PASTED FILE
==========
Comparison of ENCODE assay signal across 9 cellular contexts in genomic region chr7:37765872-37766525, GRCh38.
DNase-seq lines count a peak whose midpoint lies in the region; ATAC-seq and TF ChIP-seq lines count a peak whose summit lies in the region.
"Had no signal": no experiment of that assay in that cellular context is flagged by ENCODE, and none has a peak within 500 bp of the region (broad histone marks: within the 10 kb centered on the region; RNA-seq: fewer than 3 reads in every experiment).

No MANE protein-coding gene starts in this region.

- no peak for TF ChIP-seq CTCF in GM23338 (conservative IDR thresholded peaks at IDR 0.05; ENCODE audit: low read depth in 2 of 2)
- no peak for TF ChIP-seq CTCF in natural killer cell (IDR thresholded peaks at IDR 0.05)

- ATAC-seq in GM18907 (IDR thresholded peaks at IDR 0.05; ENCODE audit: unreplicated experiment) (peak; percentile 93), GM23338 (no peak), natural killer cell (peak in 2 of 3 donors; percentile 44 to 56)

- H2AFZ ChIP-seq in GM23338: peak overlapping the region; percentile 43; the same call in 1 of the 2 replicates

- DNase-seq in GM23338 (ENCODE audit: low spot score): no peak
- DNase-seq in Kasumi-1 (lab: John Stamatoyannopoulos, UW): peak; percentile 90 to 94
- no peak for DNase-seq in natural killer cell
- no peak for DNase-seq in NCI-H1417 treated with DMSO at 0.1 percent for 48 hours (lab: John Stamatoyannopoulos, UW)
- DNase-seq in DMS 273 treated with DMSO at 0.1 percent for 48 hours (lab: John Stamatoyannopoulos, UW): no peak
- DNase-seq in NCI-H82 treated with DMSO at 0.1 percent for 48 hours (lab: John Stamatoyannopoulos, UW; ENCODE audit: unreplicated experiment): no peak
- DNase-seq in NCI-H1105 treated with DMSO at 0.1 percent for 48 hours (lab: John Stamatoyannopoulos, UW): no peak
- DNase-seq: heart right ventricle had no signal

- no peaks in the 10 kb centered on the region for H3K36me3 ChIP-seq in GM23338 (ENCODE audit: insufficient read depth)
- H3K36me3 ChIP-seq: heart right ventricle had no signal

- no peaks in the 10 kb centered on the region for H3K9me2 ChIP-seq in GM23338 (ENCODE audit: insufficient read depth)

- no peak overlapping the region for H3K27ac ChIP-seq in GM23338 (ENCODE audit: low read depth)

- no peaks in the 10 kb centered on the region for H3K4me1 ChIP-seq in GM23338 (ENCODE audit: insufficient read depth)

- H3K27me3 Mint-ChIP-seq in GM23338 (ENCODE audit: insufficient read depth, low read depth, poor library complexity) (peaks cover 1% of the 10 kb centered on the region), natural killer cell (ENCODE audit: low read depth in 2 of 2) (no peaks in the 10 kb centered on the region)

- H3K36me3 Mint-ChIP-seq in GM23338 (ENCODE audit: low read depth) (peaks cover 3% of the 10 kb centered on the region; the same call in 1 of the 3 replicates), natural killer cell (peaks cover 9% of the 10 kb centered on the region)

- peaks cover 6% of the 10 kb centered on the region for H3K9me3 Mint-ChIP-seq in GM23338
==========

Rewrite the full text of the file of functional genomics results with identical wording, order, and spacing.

Comparison of ENCODE assay signal across 9 cellular contexts in genomic region chr7:37765872-37766525, GRCh38.
DNase-seq lines count a peak whose midpoint lies in the region; ATAC-seq and TF ChIP-seq lines count a peak whose summit lies in the region.
"Had no signal": no experiment of that assay in that cellular context is flagged by ENCODE, and none has a peak within 500 bp of the region (broad histone marks: within the 10 kb centered on the region; RNA-seq: fewer than 3 reads in every experiment).

No MANE protein-coding gene starts in this region.

- no peak for TF ChIP-seq CTCF in GM23338 (conservative IDR thresholded peaks at IDR 0.05; ENCODE audit: low read depth in 2 of 2)
- no peak for TF ChIP-seq CTCF in natural killer cell (IDR thresholded peaks at IDR 0.05)

- ATAC-seq in GM18907 (IDR thresholded peaks at IDR 0.05; ENCODE audit: unreplicated experiment) (peak; percentile 93), GM23338 (no peak), natural killer cell (peak in 2 of 3 donors; percentile 44 to 56)

- H2AFZ ChIP-seq in GM23338: peak overlapping the region; percentile 43; the same call in 1 of the 2 replicates

- DNase-seq in GM23338 (ENCODE audit: low spot score): no peak
- DNase-seq in Kasumi-1 (lab: John Stamatoyannopoulos, UW): peak; percentile 90 to 94
- no peak for DNase-seq in natural killer cell
- no peak for DNase-seq in NCI-H1417 treated with DMSO at 0.1 percent for 48 hours (lab: John Stamatoyannopoulos, UW)
- DNase-seq in DMS 273 treated with DMSO at 0.1 percent for 48 hours (lab: John Stamatoyannopoulos, UW): no peak
- DNase-seq in NCI-H82 treated with DMSO at 0.1 percent for 48 hours (lab: John Stamatoyannopoulos, UW; ENCODE audit: unreplicated experiment): no peak
- DNase-seq in NCI-H1105 treated with DMSO at 0.1 percent for 48 hours (lab: John Stamatoyannopoulos, UW): no peak
- DNase-seq: heart right ventricle had no signal

- no peaks in the 10 kb centered on the region for H3K36me3 ChIP-seq in GM23338 (ENCODE audit: insufficient read depth)
- H3K36me3 ChIP-seq: heart right ventricle had no signal

- no peaks in the 10 kb centered on the region for H3K9me2 ChIP-seq in GM23338 (ENCODE audit: insufficient read depth)

- no peak overlapping the region for H3K27ac ChIP-seq in GM23338 (ENCODE audit: low read depth)

- no peaks in the 10 kb centered on the region for H3K4me1 ChIP-seq in GM23338 (ENCODE audit: insufficient read depth)

- H3K27me3 Mint-ChIP-seq in GM23338 (ENCODE audit: insufficient read depth, low read depth, poor library complexity) (peaks cover 1% of the 10 kb centered on the region), natural killer cell (ENCODE audit: low read depth in 2 of 2) (no peaks in the 10 kb centered on the region)

- H3K36me3 Mint-ChIP-seq in GM23338 (ENCODE audit: low read depth) (peaks cover 3% of the 10 kb centered on the region; the same call in 1 of the 3 replicates), natural killer cell (peaks cover 9% of the 10 kb centered on the region)

- peaks cover 6% of the 10 kb centered on the region for H3K9me3 Mint-ChIP-seq in GM23338